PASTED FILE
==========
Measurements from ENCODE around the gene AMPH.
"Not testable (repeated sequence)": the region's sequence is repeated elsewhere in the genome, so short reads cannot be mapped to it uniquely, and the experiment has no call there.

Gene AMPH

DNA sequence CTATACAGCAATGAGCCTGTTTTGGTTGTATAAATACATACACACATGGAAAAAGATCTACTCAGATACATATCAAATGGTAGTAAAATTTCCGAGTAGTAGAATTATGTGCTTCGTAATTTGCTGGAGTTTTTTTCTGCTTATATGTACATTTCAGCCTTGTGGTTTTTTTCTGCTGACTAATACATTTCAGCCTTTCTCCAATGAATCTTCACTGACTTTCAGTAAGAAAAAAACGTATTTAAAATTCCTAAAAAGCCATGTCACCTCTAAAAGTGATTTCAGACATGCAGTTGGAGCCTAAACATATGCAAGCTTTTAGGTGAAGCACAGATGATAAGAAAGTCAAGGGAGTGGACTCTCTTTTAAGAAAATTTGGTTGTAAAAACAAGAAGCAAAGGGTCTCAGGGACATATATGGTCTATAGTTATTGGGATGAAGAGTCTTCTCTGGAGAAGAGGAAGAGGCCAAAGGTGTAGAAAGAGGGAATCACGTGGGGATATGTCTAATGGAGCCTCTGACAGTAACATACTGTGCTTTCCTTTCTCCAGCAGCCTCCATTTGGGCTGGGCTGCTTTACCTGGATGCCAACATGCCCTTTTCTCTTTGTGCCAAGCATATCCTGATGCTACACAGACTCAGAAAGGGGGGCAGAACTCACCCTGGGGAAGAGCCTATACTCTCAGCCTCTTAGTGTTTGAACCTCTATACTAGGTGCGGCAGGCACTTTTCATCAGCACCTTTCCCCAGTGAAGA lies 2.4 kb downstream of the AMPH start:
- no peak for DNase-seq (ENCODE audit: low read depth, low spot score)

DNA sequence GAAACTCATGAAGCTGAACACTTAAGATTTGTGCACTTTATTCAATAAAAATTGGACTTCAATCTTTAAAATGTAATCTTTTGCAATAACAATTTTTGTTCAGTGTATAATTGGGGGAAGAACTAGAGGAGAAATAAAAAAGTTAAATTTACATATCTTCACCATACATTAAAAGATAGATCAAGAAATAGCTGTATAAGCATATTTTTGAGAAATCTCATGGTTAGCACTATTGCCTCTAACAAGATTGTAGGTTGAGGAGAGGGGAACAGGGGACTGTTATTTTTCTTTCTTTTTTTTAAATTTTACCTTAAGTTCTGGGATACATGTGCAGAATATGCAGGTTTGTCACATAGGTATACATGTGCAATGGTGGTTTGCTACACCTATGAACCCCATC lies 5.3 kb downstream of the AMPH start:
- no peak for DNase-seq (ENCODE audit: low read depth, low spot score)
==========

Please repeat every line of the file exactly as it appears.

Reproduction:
Measurements from ENCODE around the gene AMPH.
"Not testable (repeated sequence)": the region's sequence is repeated elsewhere in the genome, so short reads cannot be mapped to it uniquely, and the experiment has no call there.

Gene AMPH

DNA sequence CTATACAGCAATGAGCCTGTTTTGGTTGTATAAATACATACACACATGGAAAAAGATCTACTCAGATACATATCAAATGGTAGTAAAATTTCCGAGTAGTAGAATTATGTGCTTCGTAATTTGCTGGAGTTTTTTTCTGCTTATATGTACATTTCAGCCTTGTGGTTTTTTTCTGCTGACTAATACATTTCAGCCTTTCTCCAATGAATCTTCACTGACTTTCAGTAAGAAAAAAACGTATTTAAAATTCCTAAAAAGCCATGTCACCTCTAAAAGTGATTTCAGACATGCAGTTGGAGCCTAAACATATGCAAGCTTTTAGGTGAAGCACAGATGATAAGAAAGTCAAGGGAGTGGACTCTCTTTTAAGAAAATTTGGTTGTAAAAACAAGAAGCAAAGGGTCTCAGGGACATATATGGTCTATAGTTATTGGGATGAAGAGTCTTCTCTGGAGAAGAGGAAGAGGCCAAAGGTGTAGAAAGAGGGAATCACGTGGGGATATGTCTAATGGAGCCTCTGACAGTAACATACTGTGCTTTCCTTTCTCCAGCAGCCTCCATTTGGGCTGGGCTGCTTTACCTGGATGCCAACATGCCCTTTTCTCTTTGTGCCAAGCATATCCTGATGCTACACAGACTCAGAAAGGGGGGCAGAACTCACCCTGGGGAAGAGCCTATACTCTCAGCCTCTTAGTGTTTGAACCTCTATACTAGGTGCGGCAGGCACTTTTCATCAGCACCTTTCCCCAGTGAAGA lies 2.4 kb downstream of the AMPH start:
- no peak for DNase-seq (ENCODE audit: low read depth, low spot score)

DNA sequence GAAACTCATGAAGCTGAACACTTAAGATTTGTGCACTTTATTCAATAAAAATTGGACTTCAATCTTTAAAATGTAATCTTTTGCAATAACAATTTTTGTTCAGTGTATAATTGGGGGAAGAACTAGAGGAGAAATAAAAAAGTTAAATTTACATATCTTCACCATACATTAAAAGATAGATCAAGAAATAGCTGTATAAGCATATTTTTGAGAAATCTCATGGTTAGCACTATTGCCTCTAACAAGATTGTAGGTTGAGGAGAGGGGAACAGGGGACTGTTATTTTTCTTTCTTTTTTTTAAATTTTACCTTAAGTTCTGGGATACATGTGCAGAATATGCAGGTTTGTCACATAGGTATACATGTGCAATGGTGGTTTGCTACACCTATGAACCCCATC lies 5.3 kb downstream of the AMPH start:
- no peak for DNase-seq (ENCODE audit: low read depth, low spot score)